Date of Award


Degree Type


Degree Name


Degree Program




Major Professor

Joseph G. Tregle, Jr.

Second Advisor

William Savage

Third Advisor

Thomas Hammond


On November 7, 1841, the slaves on board the American brig Creole bound from Richmond, Virginia, to New Orleans, rose in revolt and forced the crew to sail the vessel to the British port of Nassau in the Bahamas. There the authorities imprisoned 19 of those involved in the mutiny but freed the remaining blacks. Later, after receiving instructions from London, the 19 mutineers were also liberated despite the angry protests of southerners in the United States.

The Creole incident became the subject of acrimonious debate in both houses of Congress and resulted in the breaking of the "gag" rule: the self imposed regulation by which the House of Representatives attempted to avoid the time-consuming and disruptive debates which inevitably accompanied the introduction of the topic of slavery. Additionally the Creole case threatened to jeopardize the attempt of Lord Ashburton, the British special envoy, to solve many of the problems which were sources of tension between Great Britain and the United States.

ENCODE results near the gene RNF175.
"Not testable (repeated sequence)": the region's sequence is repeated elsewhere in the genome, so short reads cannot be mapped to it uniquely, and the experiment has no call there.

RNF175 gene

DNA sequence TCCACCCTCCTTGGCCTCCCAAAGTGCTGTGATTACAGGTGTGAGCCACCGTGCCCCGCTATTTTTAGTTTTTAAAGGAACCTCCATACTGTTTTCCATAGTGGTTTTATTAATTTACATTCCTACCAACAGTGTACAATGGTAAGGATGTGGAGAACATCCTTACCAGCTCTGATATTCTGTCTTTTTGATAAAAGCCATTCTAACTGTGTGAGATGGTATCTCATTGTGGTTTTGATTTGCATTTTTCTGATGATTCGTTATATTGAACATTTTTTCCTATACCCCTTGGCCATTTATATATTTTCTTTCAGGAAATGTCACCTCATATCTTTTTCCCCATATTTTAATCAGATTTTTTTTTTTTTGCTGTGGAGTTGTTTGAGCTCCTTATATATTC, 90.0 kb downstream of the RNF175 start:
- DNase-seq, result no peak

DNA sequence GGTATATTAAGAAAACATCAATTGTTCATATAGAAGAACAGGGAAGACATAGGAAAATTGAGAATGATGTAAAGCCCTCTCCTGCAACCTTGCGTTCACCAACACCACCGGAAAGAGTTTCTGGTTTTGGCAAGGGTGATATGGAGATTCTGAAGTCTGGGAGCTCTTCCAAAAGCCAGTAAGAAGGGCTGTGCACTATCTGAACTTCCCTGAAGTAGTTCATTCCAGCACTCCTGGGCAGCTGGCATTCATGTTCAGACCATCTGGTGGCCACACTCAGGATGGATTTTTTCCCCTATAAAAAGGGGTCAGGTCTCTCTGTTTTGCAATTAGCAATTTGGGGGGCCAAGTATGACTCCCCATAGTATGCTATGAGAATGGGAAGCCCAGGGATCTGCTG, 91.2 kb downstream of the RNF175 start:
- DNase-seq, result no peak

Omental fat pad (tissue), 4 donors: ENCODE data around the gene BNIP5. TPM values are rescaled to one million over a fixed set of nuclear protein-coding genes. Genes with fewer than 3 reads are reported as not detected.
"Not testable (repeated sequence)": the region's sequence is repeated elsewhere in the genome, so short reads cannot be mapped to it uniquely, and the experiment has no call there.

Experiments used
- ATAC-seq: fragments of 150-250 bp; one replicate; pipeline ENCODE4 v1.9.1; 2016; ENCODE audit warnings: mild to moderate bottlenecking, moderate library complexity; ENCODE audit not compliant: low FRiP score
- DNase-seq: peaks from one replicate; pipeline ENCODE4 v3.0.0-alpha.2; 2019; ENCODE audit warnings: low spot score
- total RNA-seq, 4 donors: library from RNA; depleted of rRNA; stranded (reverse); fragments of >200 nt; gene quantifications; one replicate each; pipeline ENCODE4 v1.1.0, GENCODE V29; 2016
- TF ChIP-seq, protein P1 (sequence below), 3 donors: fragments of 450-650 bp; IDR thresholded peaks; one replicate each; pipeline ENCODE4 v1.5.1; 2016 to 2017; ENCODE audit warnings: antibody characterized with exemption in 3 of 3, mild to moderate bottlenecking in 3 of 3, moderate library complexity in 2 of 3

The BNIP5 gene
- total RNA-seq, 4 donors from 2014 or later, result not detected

As a result of the Creole mutiny, several insurance suits were filed. During the trials, held in New Orleans, Judah P. Benjamin wrote a rather remarkable brief in which he argued on behalf of the "municipal" theory of slavery before the bar of a southern court. Most of the owners of the Creole slaves were blocked at the local level in their attempts to recover damages for the loss of their property. They were forced to turn to the federal government for aid and were eventually reimbursed when their claims. were accepted according to the terms of the Anglo-American Claims Convention of 1853.

The Creole mutiny was the largest and perhaps the only successful revolt among United States blacks, yet, despite the recent burgeoning of black history and literature, the Creole case has received little attention. Most volumes concerned with slavery and slave revolts scarcely mention the Creole case and its dramatic qualities and historical importance remain virtually ignored.


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